The seasons of the Church Year––Advent, Christmas, Epiphany, Lent, Pascha (Easter), Pentecost and Kingdomtime––are the elements of a hero's journey. As a whole, the seasons of the Church Year work together to tell the epic story of the creation, fall and restoration of all things in Christ and through His Church.

The rhythm of the first six seasons is a repeating pattern of anticipation, fulfillment and manifestation focused particularly on Christ. What Advent anticipates is fulfilled in Christmas and manifested in Epiphany. Likewise, what Lent anticipates is fulfilled in Pascha and manifested in Pentecost. Kingdomtime then shifts the focus onto the Church as the continuation of this pattern first modeled in Christ’s life and ministry. In epic literature worldwide down through time, the rhythmic pattern we see in the Church Year shapes what is known as the hero’s journey.

In epic story, the hero is called out of the ordinary (i.e., the good but fallen) world on a quest to transform himself and his world into something extraordinary (Advent).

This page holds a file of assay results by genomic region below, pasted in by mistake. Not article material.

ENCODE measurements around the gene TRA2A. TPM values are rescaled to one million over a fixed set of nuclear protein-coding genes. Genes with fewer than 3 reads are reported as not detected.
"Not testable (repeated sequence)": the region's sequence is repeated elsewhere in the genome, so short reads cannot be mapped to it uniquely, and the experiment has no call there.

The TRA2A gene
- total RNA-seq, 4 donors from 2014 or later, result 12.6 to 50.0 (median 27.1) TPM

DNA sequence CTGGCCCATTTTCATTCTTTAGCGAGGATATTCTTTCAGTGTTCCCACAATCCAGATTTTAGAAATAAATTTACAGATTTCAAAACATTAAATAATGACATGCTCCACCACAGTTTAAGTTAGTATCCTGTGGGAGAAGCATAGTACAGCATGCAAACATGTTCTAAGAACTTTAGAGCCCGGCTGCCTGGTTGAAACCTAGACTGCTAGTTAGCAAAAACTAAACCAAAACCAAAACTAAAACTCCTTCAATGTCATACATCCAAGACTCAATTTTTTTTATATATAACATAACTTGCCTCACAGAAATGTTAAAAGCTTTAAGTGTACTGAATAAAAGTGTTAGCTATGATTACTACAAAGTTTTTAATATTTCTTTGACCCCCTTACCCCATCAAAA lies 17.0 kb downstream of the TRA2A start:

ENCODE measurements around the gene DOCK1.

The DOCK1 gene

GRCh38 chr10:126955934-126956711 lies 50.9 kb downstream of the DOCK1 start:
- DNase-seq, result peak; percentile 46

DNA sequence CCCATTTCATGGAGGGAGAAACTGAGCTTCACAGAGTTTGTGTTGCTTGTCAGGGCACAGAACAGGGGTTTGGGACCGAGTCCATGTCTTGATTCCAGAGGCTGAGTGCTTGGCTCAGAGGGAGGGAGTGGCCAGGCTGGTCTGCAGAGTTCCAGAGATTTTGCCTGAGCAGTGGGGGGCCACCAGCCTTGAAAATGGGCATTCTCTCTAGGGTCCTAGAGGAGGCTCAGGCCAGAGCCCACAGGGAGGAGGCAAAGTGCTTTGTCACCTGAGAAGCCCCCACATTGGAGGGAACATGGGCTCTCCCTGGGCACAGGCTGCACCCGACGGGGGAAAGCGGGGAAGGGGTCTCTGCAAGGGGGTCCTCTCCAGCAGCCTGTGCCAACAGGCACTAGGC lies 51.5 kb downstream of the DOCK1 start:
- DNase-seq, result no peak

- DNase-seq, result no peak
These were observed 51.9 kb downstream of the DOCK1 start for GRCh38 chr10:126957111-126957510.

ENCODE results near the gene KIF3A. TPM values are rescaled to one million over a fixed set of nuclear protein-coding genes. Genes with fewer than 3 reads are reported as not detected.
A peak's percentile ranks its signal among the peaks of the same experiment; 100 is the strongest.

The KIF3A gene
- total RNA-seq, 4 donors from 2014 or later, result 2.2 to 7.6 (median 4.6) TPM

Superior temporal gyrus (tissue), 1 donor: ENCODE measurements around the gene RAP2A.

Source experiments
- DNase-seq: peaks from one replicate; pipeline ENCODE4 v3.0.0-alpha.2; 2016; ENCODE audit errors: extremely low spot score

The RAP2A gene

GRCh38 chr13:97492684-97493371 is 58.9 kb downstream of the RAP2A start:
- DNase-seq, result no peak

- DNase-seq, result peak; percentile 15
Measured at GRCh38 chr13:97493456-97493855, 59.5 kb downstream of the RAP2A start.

After accepting destiny’s call (Christmas), he gathers or is gathered with a band of other adventurers who join him in the quest. At this point the hero is revealed to the eyes of a few as someone destined for glory (Epiphany).

Then the story takes an unexpected turn where the deeper meaning of the Advent call is revealed. The transformation that the hero will achieve will be so total that it will result in the destruction of evil and the restoring of everything ruined by evil. This is no ordinary feat. To achieve this level of victory requires a commitment to sacrifice and chivalry that uses power to free captives rather than bind them (Lent).

Thus the hero follows dangerous paths through darkness into and through death. Here, at the very heart of the story, the hero exhausts evil by allowing it to empty its arsenal upon him. But even this does not break his resolve to remain true to what is noble and divine. The hero experiences a death, one that crushes evil by exhausting it, while the hero’s death is not permanent, but only a “heal bruising” (Gen. 3:15). At the deepest point of the journey, in Hades itself, suddenly everything changes. Resurrection signals a reversal of direction from descent to that of ascent (Pascha).

Nothing is left behind. All shall be raised to glory. The same Spirit that enabled the hero to fulfill the quest is now poured out, first upon him and then also upon his chosen ones (Pentecost).

In turn these chosen ones now join the hero in expanding the quest even broader to set free all who yet remain captive and even to restore creation itself from its bondage to decay (Kingdomtime).

Also see Church Year and the “Epic Story” section of Part 1 of the Constitution.